Notice how I put “complete skeleton” in quotes. A paleontologist’s idea of complete is not exactly the same as everyone else’s.. But this Gobi Desert Tyrannosauris-like Tarbosaurus has a lot of its bone. It was recently extracted from sandstone blocks dug up a couple of years ago.

Another nice thing about this fossil is that it is a youngster, roughly the size of Barny the Dinosaur. The five year old dinosaur dates to about 70 million years ago. (more info)

What is even more intereting is that the research was conducted by a natural history museum owned by a private high tech company, Hayashibara of Japan.

About the museum:

Hayashibara Museum of Natural Science of Hayashibara Group and Matsushita Electric Indutrial Co., Ltd. plan to develop new cultural facility “Digital Museum-Dinosaur Factory-” inside “Panasonic Center” which will be a base for receiving and sending information and will open in the autumn 2002. The museum is designed to foster children’s creativity, satisfy their curiosity and spirit of inquiry, and share the joy of discovery in the process of dinosaur research. The facility will be a new type of museum where each guest can easily obtain information, utilizing state-of-the-art digital technology from Matsushita, about specimens of dinosaur fossils and research results in the possession of Hayashibara Museum of Natural Sciences.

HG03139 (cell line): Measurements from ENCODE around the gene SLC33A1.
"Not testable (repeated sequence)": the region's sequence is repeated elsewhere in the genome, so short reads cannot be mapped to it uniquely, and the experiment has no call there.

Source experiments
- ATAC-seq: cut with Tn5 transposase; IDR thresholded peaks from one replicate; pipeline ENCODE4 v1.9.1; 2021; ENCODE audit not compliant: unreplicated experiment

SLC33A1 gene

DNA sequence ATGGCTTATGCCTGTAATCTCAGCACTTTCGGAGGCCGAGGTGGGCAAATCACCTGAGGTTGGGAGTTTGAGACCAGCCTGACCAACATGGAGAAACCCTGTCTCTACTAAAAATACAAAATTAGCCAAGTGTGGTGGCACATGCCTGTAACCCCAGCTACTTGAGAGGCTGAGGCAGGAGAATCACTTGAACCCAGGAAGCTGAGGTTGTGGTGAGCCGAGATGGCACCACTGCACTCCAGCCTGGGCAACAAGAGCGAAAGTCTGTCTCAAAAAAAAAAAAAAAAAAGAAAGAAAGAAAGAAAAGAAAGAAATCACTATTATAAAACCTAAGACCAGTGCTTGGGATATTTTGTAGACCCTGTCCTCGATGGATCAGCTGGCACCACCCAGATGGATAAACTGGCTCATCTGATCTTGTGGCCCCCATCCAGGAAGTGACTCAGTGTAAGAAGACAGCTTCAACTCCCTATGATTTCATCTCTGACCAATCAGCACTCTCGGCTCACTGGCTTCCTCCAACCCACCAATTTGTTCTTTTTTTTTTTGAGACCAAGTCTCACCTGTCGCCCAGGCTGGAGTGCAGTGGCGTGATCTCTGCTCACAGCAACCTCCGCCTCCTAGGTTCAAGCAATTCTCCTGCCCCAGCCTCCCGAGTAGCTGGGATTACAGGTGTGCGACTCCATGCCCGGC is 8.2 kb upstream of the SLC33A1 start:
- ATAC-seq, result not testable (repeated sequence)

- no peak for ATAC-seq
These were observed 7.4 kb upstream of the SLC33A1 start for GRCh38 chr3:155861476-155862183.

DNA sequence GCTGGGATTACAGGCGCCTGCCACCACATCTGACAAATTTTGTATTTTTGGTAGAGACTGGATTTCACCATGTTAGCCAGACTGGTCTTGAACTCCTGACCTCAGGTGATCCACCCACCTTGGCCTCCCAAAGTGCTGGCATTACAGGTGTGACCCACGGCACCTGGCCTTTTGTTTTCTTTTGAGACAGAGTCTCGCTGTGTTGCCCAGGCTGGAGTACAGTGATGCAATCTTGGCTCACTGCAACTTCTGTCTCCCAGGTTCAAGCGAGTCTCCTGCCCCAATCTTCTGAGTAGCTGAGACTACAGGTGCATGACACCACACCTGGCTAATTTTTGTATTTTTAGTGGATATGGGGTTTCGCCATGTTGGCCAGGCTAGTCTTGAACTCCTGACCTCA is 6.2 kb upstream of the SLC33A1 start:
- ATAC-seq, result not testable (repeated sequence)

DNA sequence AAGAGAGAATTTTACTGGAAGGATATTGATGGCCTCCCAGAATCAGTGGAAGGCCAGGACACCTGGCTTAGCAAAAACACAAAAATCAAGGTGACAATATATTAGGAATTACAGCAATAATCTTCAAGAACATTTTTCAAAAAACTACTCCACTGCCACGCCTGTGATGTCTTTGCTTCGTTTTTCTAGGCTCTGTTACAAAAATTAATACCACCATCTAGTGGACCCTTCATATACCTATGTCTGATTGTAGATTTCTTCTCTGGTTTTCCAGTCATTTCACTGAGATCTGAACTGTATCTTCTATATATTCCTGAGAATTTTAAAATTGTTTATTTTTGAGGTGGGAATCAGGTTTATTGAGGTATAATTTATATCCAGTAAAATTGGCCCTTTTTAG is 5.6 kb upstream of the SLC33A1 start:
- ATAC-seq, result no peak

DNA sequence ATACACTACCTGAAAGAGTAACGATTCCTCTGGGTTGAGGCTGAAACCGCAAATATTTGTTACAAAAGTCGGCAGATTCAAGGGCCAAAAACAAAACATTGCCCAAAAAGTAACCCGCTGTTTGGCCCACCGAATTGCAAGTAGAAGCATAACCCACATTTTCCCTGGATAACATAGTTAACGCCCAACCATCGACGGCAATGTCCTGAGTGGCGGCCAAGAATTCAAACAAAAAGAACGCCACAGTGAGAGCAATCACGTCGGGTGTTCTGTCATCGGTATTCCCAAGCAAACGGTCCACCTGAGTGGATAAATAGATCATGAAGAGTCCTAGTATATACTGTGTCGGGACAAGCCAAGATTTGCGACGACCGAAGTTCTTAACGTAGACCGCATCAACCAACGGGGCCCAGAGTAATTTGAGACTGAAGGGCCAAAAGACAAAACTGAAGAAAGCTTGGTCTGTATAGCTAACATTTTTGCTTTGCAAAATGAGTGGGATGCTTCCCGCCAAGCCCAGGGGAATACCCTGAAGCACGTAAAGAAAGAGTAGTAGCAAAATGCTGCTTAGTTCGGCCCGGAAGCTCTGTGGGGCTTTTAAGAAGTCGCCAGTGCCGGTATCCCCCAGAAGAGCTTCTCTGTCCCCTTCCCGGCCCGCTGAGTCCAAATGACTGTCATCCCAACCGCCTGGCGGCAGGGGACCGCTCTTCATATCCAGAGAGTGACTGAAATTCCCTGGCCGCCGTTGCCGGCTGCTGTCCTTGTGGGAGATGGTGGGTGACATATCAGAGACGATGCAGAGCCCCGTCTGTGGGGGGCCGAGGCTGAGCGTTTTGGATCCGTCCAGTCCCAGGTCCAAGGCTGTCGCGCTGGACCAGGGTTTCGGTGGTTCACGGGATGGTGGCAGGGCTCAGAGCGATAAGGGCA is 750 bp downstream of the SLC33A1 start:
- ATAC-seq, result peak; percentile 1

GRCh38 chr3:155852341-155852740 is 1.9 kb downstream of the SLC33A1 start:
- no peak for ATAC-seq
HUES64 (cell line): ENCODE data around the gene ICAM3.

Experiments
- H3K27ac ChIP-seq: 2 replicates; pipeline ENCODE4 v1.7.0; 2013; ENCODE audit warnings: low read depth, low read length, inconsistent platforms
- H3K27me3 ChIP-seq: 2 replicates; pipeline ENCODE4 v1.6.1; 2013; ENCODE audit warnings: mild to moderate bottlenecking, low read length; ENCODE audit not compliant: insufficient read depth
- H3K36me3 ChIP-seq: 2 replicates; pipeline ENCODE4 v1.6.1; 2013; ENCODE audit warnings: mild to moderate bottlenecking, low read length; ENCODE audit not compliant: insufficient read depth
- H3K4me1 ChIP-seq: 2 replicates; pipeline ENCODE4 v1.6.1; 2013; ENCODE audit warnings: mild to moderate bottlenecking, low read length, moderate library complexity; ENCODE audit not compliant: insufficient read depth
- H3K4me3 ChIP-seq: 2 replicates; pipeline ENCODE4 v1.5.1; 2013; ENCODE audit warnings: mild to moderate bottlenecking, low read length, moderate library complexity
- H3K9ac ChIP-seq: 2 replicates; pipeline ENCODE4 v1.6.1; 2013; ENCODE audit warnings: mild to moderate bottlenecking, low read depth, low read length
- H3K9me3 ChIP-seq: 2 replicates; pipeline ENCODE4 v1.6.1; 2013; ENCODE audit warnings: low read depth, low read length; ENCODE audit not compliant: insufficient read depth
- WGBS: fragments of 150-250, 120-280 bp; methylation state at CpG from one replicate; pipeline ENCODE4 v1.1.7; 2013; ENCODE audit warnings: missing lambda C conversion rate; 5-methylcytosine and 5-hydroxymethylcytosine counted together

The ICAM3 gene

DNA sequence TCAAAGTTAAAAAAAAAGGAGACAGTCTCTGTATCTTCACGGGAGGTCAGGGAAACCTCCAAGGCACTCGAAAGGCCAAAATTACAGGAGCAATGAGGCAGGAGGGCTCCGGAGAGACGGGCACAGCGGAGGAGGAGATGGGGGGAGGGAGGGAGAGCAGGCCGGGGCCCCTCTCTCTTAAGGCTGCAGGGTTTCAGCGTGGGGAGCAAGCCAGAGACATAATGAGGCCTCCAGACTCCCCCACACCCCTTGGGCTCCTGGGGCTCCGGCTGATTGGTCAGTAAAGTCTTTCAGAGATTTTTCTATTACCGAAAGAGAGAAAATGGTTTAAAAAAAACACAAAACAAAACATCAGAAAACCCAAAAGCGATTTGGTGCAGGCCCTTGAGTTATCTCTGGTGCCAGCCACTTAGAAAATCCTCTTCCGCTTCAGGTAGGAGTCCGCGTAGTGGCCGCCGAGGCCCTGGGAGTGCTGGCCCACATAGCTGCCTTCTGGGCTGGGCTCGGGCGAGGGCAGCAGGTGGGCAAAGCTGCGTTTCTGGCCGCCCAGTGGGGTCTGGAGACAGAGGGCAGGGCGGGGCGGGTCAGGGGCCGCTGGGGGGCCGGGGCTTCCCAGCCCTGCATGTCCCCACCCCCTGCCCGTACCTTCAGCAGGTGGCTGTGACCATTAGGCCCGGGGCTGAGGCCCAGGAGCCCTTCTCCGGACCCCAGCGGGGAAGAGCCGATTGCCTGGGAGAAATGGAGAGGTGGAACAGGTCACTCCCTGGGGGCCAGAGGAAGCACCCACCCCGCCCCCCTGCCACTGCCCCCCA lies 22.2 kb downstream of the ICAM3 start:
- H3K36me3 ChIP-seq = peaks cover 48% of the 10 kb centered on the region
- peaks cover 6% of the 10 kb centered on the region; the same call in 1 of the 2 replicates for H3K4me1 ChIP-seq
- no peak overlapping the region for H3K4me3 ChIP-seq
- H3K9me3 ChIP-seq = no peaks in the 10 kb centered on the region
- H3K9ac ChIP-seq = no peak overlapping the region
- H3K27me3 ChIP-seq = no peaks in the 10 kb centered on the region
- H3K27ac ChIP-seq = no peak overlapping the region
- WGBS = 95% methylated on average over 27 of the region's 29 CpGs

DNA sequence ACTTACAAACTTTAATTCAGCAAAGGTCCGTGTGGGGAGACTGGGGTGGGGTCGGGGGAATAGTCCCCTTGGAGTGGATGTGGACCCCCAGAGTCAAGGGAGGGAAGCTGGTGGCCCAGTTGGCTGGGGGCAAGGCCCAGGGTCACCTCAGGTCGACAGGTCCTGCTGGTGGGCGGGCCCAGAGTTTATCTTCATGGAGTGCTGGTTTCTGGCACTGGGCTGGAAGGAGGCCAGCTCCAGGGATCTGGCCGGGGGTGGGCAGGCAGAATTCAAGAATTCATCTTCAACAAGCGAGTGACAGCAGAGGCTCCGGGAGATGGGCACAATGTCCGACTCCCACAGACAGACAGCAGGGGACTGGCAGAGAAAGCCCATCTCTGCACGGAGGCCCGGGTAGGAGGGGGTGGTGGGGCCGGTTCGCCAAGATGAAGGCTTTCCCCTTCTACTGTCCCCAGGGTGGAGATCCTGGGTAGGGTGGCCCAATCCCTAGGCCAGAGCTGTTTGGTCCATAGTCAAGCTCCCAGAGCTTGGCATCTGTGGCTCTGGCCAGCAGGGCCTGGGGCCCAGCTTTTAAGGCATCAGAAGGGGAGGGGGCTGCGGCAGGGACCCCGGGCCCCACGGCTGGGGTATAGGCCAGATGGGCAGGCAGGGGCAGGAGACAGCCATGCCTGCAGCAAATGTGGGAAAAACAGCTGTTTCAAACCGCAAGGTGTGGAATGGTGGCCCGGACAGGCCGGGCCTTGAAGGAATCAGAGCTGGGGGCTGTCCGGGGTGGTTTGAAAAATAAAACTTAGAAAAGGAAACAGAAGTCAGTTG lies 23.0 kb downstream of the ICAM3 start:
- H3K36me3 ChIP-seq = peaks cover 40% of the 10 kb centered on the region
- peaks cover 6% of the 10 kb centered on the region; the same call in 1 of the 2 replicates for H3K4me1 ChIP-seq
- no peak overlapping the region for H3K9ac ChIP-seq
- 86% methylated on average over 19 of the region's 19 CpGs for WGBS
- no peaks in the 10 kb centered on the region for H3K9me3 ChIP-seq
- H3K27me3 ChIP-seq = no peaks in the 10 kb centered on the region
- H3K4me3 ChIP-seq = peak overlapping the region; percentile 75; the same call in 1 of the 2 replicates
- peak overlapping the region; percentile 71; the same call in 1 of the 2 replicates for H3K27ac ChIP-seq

UPDATE: For actual information on this important find, visit Laelaps: A new juvenile Tarbosaurus. He’s a wise ass, but he knows his dinosaurs.


  1. #1 Laelaps
    July 24, 2008

    Mmmmm…. “Dessert Tyrannosauris.” With a cherry on top, please?

  2. #2 Texas Reader
    July 24, 2008

    “will open in 2002”? did it open?

  3. #3 Greg Laden
    July 24, 2008

    Texas… I don’t know, I’m just givin’ you what I’ve got. I think this particular company does not put a lot of effort into its English-version site.

  4. #4 Thomas R. Holtz, Jr.
    July 24, 2008

    Yes, the Hayashibara Museum DID have an exhibit hall in the Panasonic Center in Tokyo, but it shut down in 2006. Their collections, however, although their collections are in the city of Okayama. I was last at both in the Spring of 2005, so unfortunately I missed this drool-worthy Tarbosaurus specimen. (Okay, I work on tyrannosaurids, so I get excited about finds of this quality…)